Many applications in the field of aerospace require the use of high-end materials. They should endure the hostile environment, need to be shock resistant, low weight and most importantly reliable with a long lifetime.
Many aircrafts and spacecrafts are equipped with numerous sensors that use optics to detect, track or identify countless things. In general, many devices are a smaller remote version of a laboratory setup on the ground. Many of these applications include remote sensing, where radiation hard diffusors out of fused silica are needed.
The sensors may need a simple transparent cover that allows UV to NIR radiation to pass through, or require some optical components (e.g. lenses or prisms). Here it is important to understand what grade of fused silica offers what transmission performance for a specific wavelength region. However, not only is the absolute value of transmission important, it may also be of interest to know what to expect in terms of bubble or inclusion size and density. This is important to judge if any scattering defects or obscurations will be in the clear aperture of the optic. More information on transmission performance.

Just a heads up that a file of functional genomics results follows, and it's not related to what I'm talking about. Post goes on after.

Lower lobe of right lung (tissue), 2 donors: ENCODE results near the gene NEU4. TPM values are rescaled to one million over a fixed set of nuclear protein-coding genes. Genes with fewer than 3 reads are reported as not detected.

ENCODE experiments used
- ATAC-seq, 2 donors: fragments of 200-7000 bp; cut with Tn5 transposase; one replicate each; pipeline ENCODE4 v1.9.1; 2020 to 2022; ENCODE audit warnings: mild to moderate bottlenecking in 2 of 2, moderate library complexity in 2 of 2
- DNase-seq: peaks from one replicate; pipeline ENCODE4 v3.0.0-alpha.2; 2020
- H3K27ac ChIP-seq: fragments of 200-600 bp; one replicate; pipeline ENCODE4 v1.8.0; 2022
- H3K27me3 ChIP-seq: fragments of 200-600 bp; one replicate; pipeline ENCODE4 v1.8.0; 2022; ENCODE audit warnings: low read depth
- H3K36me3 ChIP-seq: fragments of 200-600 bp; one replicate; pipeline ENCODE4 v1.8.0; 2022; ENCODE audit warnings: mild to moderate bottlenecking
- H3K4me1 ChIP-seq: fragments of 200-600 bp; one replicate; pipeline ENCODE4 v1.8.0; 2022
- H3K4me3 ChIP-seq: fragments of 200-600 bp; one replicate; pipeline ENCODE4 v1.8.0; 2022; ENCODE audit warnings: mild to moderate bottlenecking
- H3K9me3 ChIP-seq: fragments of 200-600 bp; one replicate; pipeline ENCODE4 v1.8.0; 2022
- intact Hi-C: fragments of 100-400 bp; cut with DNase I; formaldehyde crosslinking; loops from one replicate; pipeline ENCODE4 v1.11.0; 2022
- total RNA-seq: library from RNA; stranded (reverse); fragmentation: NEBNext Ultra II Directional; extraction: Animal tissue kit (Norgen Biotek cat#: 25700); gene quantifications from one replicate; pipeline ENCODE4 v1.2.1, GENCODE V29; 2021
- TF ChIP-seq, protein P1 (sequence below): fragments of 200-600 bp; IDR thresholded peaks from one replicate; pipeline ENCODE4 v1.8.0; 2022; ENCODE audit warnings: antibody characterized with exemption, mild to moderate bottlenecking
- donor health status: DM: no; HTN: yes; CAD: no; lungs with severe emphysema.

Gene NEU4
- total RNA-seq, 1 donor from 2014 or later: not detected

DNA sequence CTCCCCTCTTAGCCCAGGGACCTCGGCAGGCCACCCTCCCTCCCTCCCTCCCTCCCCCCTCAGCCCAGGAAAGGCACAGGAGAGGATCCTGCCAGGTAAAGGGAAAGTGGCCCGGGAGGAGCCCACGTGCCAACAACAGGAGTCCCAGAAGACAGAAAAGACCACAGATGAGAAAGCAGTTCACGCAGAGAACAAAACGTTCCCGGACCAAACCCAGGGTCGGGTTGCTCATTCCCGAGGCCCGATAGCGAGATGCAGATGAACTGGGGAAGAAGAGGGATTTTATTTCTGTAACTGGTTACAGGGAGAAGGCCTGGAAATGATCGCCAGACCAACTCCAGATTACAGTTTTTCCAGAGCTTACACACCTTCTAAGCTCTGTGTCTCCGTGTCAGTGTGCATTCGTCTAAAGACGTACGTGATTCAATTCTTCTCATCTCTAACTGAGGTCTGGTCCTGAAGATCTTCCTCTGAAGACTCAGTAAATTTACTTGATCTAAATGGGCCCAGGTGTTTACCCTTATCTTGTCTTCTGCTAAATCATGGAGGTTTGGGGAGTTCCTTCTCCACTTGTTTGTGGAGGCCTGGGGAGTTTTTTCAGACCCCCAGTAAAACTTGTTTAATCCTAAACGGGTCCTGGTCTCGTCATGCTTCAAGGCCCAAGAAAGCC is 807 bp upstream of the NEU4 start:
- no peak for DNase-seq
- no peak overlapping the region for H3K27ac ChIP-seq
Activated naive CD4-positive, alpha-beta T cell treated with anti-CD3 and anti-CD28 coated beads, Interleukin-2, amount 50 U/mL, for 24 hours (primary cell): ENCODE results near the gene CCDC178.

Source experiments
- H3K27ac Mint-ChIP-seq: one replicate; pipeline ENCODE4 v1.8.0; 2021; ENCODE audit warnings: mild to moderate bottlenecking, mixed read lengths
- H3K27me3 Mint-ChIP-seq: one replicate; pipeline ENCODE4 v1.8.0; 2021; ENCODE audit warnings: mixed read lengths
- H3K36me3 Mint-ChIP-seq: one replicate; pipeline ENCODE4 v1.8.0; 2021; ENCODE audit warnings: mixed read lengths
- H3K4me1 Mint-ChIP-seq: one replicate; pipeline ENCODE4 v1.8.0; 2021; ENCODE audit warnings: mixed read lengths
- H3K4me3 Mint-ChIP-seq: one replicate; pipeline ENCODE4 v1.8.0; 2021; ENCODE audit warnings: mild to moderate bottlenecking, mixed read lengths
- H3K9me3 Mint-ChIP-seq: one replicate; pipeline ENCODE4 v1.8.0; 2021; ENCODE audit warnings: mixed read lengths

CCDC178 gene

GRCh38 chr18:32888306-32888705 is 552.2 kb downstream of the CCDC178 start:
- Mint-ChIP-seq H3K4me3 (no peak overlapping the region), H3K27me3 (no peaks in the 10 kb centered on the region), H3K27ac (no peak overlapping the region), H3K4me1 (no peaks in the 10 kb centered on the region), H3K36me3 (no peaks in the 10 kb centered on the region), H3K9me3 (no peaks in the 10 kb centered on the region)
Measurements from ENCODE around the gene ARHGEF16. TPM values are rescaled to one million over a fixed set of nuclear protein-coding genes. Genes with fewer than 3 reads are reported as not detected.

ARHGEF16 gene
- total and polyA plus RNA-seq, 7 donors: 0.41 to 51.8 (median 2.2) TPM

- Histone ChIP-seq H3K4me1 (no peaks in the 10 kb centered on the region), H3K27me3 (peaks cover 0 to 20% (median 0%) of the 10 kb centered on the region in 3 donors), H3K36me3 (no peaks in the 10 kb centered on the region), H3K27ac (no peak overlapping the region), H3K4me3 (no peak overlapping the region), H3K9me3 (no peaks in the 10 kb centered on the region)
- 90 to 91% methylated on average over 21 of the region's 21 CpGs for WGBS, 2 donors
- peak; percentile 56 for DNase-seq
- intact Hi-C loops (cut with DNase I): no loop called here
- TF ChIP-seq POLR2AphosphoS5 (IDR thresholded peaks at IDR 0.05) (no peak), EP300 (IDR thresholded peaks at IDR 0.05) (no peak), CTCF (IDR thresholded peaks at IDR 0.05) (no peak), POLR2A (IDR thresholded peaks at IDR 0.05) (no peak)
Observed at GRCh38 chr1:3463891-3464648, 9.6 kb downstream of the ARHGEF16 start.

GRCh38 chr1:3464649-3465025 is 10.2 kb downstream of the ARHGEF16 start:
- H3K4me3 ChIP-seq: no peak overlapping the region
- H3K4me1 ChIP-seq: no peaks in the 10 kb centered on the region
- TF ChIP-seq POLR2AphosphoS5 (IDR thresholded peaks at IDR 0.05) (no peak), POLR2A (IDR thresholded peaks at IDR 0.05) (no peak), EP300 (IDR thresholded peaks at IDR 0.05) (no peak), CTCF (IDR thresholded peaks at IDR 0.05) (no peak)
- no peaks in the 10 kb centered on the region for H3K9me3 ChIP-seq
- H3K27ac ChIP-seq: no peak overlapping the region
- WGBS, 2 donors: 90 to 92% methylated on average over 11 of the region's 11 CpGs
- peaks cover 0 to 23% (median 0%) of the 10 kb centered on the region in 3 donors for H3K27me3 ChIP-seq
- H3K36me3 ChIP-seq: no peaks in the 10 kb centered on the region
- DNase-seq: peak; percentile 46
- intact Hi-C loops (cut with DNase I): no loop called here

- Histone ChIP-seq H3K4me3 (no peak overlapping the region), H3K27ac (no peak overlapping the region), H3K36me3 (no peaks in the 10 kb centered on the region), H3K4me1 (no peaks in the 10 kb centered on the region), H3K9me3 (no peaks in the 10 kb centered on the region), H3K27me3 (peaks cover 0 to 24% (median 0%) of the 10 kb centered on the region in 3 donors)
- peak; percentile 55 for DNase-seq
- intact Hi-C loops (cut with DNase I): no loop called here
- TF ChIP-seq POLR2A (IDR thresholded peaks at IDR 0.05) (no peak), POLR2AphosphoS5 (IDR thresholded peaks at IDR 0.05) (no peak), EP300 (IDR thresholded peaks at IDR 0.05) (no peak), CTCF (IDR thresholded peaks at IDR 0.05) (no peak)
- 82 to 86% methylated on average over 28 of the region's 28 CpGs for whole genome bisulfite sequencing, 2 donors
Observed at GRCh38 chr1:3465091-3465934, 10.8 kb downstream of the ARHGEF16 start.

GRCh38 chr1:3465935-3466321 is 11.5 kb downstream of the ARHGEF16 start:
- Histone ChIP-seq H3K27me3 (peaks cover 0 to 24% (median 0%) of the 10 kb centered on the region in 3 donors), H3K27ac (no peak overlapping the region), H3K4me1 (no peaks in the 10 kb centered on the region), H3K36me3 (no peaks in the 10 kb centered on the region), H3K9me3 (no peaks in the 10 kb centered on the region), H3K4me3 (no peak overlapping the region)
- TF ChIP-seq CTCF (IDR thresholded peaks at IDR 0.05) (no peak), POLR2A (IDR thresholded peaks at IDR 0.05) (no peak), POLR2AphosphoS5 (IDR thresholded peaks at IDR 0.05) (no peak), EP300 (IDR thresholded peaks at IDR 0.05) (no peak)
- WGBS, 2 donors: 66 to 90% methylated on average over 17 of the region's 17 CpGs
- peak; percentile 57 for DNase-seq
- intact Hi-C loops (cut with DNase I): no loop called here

Because the sensors are in the air (or in space), it is difficult or impractical for a technician to perform maintenance during flight. Therefore, it is paramount to use materials that can sustain the working conditions for at least the duration of the flight. For space applications, this may be several years or more than a decade. Particularly in space, the materials have to sustain a dose of ionizing radiation without significant aging or degeneration of properties. Knowing how high intensity light and radiation can damage fused silica is very valuable to select the optimum materials.